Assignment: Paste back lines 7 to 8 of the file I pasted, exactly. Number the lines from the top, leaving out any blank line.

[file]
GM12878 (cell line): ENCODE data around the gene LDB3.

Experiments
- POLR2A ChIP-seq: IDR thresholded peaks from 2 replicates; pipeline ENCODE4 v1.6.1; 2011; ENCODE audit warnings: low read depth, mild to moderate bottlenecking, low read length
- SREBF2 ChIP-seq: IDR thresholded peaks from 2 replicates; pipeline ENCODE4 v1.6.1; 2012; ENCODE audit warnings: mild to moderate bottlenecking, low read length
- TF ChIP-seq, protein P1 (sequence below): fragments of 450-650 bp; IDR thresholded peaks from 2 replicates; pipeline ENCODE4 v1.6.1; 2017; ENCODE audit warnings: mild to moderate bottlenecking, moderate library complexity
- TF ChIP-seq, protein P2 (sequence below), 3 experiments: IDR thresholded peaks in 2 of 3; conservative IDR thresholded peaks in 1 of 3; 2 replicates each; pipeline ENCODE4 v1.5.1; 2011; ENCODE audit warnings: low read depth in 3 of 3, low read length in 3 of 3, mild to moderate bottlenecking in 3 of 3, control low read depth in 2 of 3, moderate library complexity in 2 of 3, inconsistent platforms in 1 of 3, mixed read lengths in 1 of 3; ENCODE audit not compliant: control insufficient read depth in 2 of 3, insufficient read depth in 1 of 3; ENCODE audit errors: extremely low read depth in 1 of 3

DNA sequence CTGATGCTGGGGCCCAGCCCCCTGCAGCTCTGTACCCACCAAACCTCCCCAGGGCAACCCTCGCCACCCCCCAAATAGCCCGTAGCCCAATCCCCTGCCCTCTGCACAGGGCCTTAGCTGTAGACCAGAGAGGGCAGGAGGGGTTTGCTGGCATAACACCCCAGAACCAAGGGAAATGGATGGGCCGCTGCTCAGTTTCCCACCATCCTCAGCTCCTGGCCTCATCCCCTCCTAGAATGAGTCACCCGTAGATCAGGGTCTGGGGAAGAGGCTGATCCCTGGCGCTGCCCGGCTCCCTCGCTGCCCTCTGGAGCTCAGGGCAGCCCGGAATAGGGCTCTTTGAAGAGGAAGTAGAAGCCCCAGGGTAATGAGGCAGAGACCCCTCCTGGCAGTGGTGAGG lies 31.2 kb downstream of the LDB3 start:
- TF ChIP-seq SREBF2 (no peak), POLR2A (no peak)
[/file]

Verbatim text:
DNA sequence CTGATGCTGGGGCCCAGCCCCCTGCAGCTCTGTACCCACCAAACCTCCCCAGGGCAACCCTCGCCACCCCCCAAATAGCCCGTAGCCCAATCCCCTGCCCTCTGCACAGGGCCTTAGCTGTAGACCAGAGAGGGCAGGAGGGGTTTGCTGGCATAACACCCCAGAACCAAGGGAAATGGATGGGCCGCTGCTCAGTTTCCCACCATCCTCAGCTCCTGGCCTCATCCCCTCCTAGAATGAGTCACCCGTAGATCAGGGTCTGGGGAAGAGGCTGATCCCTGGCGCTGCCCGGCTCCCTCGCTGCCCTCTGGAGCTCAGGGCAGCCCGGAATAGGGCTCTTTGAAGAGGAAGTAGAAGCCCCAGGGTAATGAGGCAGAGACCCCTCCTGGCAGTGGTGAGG lies 31.2 kb downstream of the LDB3 start:
- TF ChIP-seq SREBF2 (no peak), POLR2A (no peak)